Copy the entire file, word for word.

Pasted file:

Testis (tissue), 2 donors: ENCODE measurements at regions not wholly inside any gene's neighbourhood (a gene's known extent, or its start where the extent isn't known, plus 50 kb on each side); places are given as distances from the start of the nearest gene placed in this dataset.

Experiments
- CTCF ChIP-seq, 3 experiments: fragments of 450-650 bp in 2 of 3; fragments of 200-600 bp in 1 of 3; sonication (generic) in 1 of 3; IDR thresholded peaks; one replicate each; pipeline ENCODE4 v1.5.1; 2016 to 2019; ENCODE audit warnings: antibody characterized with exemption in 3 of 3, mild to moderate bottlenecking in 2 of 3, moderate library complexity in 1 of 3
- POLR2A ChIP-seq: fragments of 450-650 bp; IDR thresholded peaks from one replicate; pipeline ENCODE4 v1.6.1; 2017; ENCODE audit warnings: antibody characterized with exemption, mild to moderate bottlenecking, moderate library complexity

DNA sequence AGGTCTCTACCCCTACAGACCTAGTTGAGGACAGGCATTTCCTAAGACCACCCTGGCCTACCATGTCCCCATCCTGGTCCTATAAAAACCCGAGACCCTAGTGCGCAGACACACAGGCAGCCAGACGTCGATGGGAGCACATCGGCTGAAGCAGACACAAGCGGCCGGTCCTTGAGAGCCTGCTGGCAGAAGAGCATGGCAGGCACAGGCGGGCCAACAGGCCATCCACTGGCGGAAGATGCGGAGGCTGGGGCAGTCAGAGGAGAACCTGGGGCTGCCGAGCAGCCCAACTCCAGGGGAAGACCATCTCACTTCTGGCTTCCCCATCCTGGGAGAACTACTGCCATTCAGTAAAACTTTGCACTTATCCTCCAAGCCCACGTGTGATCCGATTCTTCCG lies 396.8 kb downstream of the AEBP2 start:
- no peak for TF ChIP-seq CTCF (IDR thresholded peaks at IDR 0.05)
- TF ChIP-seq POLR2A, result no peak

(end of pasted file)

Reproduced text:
Testis (tissue), 2 donors: ENCODE measurements at regions not wholly inside any gene's neighbourhood (a gene's known extent, or its start where the extent isn't known, plus 50 kb on each side); places are given as distances from the start of the nearest gene placed in this dataset.

Experiments
- CTCF ChIP-seq, 3 experiments: fragments of 450-650 bp in 2 of 3; fragments of 200-600 bp in 1 of 3; sonication (generic) in 1 of 3; IDR thresholded peaks; one replicate each; pipeline ENCODE4 v1.5.1; 2016 to 2019; ENCODE audit warnings: antibody characterized with exemption in 3 of 3, mild to moderate bottlenecking in 2 of 3, moderate library complexity in 1 of 3
- POLR2A ChIP-seq: fragments of 450-650 bp; IDR thresholded peaks from one replicate; pipeline ENCODE4 v1.6.1; 2017; ENCODE audit warnings: antibody characterized with exemption, mild to moderate bottlenecking, moderate library complexity

DNA sequence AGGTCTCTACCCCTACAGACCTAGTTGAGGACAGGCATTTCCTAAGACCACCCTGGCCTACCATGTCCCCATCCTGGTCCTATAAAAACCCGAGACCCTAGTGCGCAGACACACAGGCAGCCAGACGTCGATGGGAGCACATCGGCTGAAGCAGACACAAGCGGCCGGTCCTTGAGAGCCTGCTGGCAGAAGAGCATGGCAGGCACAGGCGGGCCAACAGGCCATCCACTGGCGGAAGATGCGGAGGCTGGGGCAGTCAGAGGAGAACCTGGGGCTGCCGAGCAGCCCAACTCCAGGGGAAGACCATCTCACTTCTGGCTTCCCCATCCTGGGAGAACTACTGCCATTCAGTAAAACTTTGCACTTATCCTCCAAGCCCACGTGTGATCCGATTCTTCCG lies 396.8 kb downstream of the AEBP2 start:
- no peak for TF ChIP-seq CTCF (IDR thresholded peaks at IDR 0.05)
- TF ChIP-seq POLR2A, result no peak